If he heeds his mentor’s advice, NBA champion Draymond Green might one day also become a poker champion like Phil Hellmuth. On the Domenick Nati Show, which airs on the iHeartRadio app, the Poker Brat said he’s been helping the Golden State Warriors forward learn how to play poker.
You can listen to the entire interview on YouTube, which we’ve pasted below. But be warned, it’s quite cringeworthy in parts, hearing a non-poker interviewer give Hellmuth multiple chances to boast about himself and namedrop.
It would be difficult to find a more qualified poker coach than the WSOP bracelet record-holder. Hellmuth, the 1989 world champion, has 15 World Series titles to his belt. No one else has more than 10.
Green has a similar demeanor on the court as Hellmuth does on the felt. Both pros are, perhaps to a fault among the most competitive in their respective games.
Draymond has a history of getting into physical and verbal altercations on the court. Likewise, he’s been suspended or fined numerous times. Last month, he spent a game on the sidelines for feuding with teammate Kevin Durant.
Hellmuth, as you know, has quite an extensive history of being bratty at the poker table. It seems like these two might be the perfect match.
‘Helping with His Poker Game’
Nati, a celebrity publicist whose show covers news and celebrity interviews, asked the Poker Brat about his relationship with the NBA star.
“Draymond’s my boy,” the poker champion said. “I love him. If people knew who he really was, they’d love him.”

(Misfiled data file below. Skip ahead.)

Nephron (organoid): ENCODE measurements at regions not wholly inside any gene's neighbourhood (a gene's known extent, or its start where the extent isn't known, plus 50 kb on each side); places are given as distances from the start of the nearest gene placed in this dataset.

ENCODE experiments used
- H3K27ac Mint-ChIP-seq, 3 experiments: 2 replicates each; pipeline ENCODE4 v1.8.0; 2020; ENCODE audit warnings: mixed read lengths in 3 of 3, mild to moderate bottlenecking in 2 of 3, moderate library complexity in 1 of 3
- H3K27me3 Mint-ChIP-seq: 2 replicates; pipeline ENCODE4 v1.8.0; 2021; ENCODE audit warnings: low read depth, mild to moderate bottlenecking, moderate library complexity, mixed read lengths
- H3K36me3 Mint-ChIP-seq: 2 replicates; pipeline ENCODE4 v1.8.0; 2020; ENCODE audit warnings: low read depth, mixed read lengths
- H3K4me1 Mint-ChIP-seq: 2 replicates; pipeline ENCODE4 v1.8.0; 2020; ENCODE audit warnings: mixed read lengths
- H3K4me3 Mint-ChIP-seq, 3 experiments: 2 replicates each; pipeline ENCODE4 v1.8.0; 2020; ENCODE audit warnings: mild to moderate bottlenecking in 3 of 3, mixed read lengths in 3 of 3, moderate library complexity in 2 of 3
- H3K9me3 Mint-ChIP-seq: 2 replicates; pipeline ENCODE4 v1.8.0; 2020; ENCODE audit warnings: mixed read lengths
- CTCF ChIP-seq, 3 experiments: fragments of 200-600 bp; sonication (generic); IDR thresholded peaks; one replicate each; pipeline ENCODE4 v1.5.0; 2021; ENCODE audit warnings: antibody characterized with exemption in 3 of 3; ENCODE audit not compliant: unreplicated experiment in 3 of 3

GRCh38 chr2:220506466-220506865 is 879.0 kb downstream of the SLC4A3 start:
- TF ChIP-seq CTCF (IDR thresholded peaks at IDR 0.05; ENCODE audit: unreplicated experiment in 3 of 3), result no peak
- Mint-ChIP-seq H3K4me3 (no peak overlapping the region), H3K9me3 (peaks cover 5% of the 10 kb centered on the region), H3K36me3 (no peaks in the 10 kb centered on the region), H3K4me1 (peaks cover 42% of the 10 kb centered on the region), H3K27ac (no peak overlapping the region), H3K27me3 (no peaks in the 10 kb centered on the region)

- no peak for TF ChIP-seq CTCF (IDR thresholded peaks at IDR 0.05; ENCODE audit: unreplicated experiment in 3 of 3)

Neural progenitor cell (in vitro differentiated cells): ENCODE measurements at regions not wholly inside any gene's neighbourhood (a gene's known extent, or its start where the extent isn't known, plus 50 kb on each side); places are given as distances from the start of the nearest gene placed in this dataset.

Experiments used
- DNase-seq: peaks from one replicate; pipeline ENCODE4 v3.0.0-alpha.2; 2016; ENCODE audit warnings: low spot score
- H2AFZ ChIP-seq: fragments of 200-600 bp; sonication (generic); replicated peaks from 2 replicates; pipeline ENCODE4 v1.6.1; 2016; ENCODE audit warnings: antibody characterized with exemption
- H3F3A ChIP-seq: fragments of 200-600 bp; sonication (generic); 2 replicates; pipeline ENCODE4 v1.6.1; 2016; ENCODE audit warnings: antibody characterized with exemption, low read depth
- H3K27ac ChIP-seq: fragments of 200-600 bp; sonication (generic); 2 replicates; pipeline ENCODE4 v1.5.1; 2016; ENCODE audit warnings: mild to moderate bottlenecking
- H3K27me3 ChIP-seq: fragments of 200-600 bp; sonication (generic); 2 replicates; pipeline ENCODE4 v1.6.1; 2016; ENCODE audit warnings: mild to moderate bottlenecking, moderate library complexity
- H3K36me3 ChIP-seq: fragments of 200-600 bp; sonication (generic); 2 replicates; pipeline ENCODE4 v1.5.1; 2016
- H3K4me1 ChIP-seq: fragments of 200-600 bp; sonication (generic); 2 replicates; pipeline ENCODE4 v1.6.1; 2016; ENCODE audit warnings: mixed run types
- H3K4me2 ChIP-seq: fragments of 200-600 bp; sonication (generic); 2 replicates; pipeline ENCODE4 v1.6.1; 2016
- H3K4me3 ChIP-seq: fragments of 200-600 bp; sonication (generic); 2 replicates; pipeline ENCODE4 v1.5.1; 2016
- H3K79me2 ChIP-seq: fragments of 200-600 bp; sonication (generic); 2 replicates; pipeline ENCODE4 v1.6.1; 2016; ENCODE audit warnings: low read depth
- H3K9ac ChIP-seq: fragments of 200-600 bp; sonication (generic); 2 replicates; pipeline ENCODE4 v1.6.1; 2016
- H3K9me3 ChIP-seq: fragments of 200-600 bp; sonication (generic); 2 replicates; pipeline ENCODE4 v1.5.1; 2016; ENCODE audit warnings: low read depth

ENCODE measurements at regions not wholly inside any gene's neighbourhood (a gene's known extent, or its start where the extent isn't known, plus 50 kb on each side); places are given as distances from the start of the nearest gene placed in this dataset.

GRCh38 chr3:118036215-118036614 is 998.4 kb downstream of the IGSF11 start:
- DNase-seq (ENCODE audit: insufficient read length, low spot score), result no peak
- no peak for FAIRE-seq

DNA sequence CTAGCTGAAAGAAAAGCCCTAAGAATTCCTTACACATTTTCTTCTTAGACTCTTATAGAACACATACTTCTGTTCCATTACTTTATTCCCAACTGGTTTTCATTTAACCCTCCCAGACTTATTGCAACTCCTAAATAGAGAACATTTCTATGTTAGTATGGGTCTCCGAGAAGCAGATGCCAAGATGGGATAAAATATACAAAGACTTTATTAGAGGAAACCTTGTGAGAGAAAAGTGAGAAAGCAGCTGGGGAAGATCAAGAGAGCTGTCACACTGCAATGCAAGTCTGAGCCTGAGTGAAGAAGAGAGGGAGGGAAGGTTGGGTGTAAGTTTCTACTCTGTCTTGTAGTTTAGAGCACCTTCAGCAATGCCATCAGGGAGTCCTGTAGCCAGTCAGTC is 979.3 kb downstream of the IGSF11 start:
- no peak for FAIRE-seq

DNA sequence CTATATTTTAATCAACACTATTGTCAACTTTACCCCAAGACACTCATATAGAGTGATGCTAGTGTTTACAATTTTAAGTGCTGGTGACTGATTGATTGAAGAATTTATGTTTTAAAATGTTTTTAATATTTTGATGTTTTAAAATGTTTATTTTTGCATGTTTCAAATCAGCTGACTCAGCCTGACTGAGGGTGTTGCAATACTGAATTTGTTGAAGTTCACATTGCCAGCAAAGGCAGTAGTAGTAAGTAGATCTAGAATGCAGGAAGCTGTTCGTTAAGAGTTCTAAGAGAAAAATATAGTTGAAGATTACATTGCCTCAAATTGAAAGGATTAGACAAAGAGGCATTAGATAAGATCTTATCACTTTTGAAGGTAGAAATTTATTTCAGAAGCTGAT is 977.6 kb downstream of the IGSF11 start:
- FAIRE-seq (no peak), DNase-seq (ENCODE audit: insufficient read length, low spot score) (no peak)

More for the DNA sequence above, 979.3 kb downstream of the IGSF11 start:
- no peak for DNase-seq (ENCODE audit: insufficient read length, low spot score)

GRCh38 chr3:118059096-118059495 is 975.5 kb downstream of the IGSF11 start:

Hellmuth, who lives in the San Francisco Bay area, is an avid Warriors fan. Being a wealthy poker celebrity has its perks. He not only sits court-side for home games, but also has a close relationship with the owners and some players.
Hellmuth’s list of celebrity friends includes Green whom he is teaching how to become the next Phil Hellmuth.
“If you look at Draymond on the court for those that watch the NBA and the way he gets very tilted when the ref makes a bad call,” Hellmuth said in the interview. “That’s kind of exactly like me in poker.”
Hellmuth referred to the Warriors forward as a “great guy,” and said he’s been “helping him with his poker game.”
Phil didn’t mention specifics, but it’s safe to assume the poker training doesn’t include a course on game theory optimal strategy (GTO). That style of play certainly contradicts his “white magic” philosophy which is based on tells and emotion more than mathematics.
Two Brats in a Pod?
Hellmuth didn’t mention in the interview how experienced Green is at poker. But these two competitors certainly have a lot in common.
First off, they have “bratty” tendencies. Hellmuth often flips out over a bad beat like Green does when a ref makes a poor call. Actually, he gets angry just about any time the ref calls a foul on him, even if it’s the correct call.
They also share a similar competitive fire and desire to win. Green doesn’t give his team 20 points a night. He averages just nine points per game in his career. But he provides value in other ways, such as hustling after loose balls, grabbing offensive rebounds, and playing stellar defense.
Hellmuth is also an unconventional poker player, at least nowadays. While many are learning GTO strategies, Phil continues to believe in his “white magic” philosophy that has won him millions of dollars since the 1980s.
And it seems like despite constant criticism from the poker community for refusing to adapt to modern poker strategy, Hellmuth’s old-school mentality still works, at least on some level.
He proved that this past summer by extending his record to 15 WSOP bracelets, winning a $5,000 no-limit hold’em turbo event for $485,082.